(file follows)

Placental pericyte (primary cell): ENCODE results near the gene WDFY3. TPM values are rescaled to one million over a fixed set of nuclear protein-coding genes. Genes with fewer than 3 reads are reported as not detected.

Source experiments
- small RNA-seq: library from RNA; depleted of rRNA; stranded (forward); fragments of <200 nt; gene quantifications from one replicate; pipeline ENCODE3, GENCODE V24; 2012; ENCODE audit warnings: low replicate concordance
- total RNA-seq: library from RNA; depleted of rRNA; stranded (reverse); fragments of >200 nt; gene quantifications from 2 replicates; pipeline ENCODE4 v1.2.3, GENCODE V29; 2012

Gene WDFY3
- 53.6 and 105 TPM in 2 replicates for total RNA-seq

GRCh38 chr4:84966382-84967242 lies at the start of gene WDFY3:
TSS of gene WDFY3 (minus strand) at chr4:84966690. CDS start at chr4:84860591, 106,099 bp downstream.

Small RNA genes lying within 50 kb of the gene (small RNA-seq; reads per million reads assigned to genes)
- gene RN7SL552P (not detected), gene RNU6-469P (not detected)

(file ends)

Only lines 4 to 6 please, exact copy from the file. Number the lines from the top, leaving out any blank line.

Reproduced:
- total RNA-seq: library from RNA; depleted of rRNA; stranded (reverse); fragments of >200 nt; gene quantifications from 2 replicates; pipeline ENCODE4 v1.2.3, GENCODE V29; 2012

Gene WDFY3
- 53.6 and 105 TPM in 2 replicates for total RNA-seq